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OCR Bulletin Reminds Health Care Entities of Rights of Individuals With Limited English Proficiency During COVID-19 Pandemic

May 18, 2020

The U.S. Department of Health and Human Services (“HHS”) Office for Civil Rights (“OCR”) enforces Title VI of the Civil Rights Act of 1964 (“Title VI”) and Section 1557 of the Affordable Care Act (“Section 1557”), which, among other things, protect individuals with limited English proficiency (“LEP”) from discrimination by health care entities that receive HHS-provided federal financial assistance.  On May 15, 2020, OCR issued a bulletin reminding health care entities that their responsibility to provide meaningful access to individuals with LEP is not waived during the COVID-19 public health emergency.  In this bulletin, OCR provides health care entities with the following methods to ensure meaningful access to individuals with LEP during this public health emergency.                    

The following recommendations are made to ensure that individuals with LEP understand the services that are available to them relating to COVID-19. Health care providers should:

  • “Contract with entities qualified to provide language access services through multiple types of media (telephonic interpretation, video remote interpreting, etc.);
     
  • Disseminate COVID-19 information and messaging about testing and treatment in plain language and in the non-English languages prevalent in the affected area through all forms of media, including online, television, or social media, and through targeted outreach to community and faith-based organizations that can reach individuals with LEP;
     
  • Post COVID-19 documents in multiple languages in multiple locations, including at providers’ initial point of contact;
     
  • Offer services in multiple languages and provide notices of such language access services online, in advertisements, and at points of service;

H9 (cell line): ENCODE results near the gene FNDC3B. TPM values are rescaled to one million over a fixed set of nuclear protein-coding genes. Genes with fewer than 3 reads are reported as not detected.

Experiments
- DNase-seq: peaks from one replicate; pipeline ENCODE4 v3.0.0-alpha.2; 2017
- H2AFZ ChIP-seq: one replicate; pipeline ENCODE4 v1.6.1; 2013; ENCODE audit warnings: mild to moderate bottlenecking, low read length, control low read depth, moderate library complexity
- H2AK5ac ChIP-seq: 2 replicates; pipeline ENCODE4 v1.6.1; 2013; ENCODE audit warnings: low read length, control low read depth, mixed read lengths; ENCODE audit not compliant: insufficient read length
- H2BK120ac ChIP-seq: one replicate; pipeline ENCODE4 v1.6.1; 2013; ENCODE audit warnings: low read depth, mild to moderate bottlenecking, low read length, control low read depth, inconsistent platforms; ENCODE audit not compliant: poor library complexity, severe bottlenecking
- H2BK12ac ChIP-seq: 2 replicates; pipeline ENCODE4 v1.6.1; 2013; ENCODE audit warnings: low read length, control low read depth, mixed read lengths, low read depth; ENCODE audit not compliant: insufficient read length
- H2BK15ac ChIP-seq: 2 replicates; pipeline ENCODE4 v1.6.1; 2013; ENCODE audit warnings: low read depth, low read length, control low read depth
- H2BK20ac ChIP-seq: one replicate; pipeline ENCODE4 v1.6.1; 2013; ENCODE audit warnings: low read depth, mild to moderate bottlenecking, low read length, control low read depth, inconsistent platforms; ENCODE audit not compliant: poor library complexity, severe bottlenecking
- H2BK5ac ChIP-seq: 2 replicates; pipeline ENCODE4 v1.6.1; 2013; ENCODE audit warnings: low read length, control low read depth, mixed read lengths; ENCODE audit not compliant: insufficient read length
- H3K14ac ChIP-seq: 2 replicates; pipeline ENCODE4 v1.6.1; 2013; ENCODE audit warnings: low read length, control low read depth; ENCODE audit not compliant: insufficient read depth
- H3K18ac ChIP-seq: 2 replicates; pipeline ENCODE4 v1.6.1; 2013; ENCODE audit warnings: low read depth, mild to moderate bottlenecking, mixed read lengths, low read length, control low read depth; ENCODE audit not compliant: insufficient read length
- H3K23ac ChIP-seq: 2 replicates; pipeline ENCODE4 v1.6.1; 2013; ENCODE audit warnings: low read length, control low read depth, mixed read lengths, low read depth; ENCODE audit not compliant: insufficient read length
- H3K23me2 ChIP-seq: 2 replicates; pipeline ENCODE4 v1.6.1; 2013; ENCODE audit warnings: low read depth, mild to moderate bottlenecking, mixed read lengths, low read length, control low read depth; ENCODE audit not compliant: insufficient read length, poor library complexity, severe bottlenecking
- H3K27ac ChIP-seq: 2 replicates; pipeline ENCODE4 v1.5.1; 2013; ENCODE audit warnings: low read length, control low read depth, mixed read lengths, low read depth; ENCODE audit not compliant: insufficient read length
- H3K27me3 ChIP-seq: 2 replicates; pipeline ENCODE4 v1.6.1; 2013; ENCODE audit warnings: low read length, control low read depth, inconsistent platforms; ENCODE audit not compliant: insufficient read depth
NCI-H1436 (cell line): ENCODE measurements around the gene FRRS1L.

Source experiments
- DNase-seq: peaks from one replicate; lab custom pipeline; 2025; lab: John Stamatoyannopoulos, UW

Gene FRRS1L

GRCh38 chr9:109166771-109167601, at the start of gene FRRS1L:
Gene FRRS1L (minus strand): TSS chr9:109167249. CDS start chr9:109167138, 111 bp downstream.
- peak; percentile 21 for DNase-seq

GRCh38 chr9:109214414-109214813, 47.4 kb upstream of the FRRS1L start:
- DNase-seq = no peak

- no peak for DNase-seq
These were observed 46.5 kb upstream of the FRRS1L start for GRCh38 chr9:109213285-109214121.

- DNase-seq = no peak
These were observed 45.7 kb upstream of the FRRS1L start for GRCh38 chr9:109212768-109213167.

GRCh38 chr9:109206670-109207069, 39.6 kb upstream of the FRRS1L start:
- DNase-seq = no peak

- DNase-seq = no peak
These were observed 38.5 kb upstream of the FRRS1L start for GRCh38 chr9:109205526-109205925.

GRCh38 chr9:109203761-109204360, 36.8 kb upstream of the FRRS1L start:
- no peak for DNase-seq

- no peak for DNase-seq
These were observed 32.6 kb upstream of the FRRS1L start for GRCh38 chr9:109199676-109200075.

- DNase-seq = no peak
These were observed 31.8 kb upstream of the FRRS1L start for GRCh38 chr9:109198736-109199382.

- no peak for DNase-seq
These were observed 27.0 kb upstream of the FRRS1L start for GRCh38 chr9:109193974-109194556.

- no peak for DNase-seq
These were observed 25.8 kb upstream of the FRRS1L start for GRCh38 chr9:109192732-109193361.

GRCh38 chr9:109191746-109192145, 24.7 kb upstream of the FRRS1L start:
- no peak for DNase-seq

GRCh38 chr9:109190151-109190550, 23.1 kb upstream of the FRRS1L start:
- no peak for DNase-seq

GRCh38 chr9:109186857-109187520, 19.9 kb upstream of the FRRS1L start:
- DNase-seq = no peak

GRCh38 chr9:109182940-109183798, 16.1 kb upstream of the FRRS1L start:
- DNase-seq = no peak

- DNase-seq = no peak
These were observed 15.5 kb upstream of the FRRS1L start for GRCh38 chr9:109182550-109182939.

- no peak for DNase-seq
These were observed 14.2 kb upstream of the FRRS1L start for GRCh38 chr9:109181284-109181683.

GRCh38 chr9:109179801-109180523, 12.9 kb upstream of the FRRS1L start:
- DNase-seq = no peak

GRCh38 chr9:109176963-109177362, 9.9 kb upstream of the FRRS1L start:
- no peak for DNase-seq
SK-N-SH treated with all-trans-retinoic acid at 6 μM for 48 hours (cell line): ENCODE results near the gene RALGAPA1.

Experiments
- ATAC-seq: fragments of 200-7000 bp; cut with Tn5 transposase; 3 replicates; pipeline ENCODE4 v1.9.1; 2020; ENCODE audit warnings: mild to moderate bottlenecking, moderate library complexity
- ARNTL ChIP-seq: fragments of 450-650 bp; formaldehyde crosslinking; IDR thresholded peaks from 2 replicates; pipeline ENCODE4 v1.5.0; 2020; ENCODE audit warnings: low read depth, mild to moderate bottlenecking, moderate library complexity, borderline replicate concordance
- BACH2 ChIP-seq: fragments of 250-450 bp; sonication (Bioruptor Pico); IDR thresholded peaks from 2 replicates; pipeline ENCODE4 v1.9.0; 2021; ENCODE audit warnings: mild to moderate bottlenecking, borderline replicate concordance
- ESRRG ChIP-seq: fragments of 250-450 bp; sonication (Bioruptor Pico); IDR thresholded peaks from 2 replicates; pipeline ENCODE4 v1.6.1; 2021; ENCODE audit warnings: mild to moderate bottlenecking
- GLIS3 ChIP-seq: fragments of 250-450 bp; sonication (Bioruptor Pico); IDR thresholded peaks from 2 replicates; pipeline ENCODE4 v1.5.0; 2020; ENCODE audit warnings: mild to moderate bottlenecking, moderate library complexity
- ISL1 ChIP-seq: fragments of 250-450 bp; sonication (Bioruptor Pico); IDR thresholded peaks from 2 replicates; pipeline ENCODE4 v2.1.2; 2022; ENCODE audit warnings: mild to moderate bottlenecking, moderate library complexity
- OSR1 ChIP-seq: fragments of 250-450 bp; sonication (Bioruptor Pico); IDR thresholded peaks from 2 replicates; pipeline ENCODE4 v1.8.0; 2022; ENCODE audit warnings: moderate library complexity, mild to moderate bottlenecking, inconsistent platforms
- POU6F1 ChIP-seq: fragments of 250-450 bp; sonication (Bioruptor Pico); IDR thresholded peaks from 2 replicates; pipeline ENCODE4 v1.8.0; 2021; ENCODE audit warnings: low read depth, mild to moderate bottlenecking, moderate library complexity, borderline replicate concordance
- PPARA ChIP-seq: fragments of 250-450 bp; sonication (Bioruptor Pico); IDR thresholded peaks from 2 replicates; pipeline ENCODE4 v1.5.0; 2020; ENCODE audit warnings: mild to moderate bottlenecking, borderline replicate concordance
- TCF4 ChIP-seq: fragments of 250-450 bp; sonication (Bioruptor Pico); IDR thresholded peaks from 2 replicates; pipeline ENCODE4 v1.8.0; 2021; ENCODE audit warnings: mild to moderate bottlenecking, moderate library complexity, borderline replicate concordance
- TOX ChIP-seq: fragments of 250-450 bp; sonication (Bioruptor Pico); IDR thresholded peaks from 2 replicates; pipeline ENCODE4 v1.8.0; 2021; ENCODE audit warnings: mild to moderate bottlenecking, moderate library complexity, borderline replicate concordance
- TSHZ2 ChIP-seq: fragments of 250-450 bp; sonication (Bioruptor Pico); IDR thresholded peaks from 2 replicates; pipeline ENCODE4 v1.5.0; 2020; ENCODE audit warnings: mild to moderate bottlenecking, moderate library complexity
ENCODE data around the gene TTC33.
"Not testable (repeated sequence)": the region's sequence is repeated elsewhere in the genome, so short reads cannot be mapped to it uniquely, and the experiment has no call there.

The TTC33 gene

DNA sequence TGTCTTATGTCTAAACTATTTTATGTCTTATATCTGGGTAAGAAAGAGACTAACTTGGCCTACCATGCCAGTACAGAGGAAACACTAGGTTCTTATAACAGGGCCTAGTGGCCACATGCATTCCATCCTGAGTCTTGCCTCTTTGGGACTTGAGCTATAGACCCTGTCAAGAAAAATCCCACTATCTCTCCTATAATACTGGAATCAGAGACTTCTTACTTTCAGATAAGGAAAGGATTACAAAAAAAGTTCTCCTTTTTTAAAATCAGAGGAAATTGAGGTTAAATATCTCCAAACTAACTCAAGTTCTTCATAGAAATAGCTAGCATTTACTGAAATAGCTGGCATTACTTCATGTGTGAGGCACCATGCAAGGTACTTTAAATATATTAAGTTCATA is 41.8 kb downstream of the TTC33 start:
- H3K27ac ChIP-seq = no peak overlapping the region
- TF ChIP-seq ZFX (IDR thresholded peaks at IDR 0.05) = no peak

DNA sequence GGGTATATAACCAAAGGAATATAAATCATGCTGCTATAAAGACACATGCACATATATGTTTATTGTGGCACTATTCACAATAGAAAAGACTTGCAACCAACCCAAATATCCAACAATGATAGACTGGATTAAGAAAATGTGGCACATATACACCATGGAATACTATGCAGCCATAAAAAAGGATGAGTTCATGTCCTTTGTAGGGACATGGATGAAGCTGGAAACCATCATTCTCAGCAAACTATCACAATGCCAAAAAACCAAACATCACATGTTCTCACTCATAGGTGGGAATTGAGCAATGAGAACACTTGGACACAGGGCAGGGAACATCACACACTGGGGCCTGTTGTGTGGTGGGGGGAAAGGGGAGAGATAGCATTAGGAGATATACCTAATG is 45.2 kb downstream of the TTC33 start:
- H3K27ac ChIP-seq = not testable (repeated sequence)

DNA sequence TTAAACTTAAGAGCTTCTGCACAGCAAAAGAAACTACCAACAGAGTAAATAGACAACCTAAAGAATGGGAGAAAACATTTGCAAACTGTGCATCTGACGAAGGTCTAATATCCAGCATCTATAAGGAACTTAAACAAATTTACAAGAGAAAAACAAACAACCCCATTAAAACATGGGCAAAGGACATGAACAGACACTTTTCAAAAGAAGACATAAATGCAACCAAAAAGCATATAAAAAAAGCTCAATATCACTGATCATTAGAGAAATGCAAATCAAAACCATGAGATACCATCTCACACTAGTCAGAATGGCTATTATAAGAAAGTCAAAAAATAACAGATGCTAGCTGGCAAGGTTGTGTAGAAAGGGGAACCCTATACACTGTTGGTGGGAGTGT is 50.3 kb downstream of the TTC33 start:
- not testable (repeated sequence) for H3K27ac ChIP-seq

• Designate a person on every shift to be responsible for ensuring and coordinating the delivery of language access services for patients with LEP at every stage of contact, from intake and admission to treatment and discharge;
     
  • Create and disseminate widely to staff an up to date list of in-person and remote translation and interpreter services and of bilingual staff who are qualified to respond quickly to the needs of patients with LEP;
     
  • Use ‘I Speak’ resources or ask open-ended questions to determine an individual’s written and spoken language preference at the first point of contact;
     
  • Upon identifying a patient with LEP, make sure critical information is communicated in the patient’s preferred language by using a qualified interpreter or translated materials, remotely if necessary;
     
  • Clearly mark patient charts (or EHR records) with their LEP status and preferred written and spoken language; and
     
  • Where feasible, respect patients’ wishes to use their own interpreter, such as an adult friend or family member, if they are qualified and if appropriate under the circumstances.”

OCR recognizes that the COVID-19 public health emergency has created unique circumstances whereby health care providers may find, in their professional judgment, that allowing in-person interpreters for individuals with LEP would pose a health risk (i.e., increase the risk of spreading COVID-19).  Thus, OCR urges health care providers, and other health care entities, to use remote audio or video interpretation to ensure that persons of all national origins are served during this public health emergency.

If you have any questions regarding the provision of services to individuals with LEP, please do not hesitate to contact any member of the Health Law Practice Group at Shipman & Goodwin LLP.

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